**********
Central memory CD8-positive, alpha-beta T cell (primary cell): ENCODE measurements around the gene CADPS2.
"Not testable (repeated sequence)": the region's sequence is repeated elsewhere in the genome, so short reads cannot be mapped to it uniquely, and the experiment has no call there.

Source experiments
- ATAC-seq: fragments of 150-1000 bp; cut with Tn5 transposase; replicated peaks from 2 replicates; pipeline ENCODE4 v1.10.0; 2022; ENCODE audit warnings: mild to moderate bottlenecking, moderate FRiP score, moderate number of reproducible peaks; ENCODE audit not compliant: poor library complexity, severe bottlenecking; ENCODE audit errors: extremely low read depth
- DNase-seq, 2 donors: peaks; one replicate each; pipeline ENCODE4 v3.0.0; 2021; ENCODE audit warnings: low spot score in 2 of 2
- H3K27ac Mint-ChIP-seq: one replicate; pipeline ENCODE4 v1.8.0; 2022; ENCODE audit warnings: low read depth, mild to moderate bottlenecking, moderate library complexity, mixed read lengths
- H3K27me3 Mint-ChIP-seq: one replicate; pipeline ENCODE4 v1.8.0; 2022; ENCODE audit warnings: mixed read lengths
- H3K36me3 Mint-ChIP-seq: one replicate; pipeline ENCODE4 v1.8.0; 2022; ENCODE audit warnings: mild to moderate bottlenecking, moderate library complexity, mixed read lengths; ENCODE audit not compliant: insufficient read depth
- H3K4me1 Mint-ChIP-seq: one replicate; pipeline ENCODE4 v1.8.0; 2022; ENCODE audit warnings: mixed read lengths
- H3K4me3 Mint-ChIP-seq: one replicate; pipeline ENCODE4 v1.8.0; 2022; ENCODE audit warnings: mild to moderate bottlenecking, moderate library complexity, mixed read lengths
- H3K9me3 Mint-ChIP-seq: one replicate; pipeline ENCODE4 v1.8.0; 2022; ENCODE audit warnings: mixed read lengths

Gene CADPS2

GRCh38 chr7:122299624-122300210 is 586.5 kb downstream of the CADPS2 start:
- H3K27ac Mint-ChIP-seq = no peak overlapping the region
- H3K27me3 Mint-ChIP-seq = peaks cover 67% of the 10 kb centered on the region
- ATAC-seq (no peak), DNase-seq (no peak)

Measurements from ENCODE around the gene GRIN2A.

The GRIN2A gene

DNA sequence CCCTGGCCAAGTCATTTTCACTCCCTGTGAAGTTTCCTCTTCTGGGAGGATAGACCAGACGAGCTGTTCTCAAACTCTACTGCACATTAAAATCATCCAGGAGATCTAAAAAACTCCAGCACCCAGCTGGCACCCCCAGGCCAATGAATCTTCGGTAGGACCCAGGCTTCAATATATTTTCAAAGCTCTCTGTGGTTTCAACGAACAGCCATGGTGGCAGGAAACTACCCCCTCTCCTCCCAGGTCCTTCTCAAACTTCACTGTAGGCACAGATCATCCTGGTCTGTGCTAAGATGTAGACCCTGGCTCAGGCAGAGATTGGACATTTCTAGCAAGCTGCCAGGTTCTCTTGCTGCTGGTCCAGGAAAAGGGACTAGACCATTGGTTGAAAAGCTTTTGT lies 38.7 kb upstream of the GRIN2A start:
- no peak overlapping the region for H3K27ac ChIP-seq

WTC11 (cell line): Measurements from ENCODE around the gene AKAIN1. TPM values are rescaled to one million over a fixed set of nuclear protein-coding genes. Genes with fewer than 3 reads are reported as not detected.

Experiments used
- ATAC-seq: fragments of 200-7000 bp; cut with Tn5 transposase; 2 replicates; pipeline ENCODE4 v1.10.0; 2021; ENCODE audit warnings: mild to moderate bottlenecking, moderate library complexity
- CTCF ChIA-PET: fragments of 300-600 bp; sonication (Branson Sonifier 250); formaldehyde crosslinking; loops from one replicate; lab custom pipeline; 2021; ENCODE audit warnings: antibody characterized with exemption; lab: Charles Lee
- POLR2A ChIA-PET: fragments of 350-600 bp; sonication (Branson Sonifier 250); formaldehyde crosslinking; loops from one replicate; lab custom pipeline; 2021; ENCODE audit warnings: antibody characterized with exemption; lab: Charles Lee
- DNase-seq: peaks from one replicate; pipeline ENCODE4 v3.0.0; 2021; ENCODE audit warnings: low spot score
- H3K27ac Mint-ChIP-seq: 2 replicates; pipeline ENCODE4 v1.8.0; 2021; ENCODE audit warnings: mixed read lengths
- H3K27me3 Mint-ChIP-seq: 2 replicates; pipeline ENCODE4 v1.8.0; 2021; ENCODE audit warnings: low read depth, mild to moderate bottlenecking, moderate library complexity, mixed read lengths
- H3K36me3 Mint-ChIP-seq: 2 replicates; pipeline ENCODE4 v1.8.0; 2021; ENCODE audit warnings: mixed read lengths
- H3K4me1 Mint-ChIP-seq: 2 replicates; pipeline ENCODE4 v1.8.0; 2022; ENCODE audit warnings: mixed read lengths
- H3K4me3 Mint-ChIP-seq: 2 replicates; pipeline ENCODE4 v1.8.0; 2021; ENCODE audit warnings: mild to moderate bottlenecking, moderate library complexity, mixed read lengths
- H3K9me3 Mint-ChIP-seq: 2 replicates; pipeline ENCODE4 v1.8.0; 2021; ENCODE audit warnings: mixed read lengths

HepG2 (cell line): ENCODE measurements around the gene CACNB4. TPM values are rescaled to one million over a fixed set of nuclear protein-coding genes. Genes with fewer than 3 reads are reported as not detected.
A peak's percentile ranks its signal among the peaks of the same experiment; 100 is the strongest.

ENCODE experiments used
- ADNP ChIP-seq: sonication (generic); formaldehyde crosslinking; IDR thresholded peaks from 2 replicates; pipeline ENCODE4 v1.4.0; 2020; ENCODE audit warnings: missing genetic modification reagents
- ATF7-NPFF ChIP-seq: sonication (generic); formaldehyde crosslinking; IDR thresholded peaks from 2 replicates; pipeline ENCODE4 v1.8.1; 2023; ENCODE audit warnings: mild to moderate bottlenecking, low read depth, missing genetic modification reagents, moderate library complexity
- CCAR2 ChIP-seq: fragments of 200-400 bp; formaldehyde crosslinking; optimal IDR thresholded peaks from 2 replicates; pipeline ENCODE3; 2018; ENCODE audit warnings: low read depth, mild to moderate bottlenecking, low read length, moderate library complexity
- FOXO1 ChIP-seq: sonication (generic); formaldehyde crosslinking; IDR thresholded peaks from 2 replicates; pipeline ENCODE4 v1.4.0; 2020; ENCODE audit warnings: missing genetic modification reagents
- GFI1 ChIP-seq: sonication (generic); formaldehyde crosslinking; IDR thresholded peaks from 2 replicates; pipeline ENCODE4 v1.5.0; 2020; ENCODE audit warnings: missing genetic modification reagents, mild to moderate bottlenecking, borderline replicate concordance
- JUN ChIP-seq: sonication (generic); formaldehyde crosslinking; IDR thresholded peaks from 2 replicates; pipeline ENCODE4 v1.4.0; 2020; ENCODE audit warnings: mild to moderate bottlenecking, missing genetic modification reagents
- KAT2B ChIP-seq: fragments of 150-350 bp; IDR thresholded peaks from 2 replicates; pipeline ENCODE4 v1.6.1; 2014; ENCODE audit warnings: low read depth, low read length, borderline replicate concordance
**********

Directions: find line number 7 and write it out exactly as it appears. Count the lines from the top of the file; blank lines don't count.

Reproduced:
- H3K27me3 Mint-ChIP-seq: one replicate; pipeline ENCODE4 v1.8.0; 2022; ENCODE audit warnings: mixed read lengths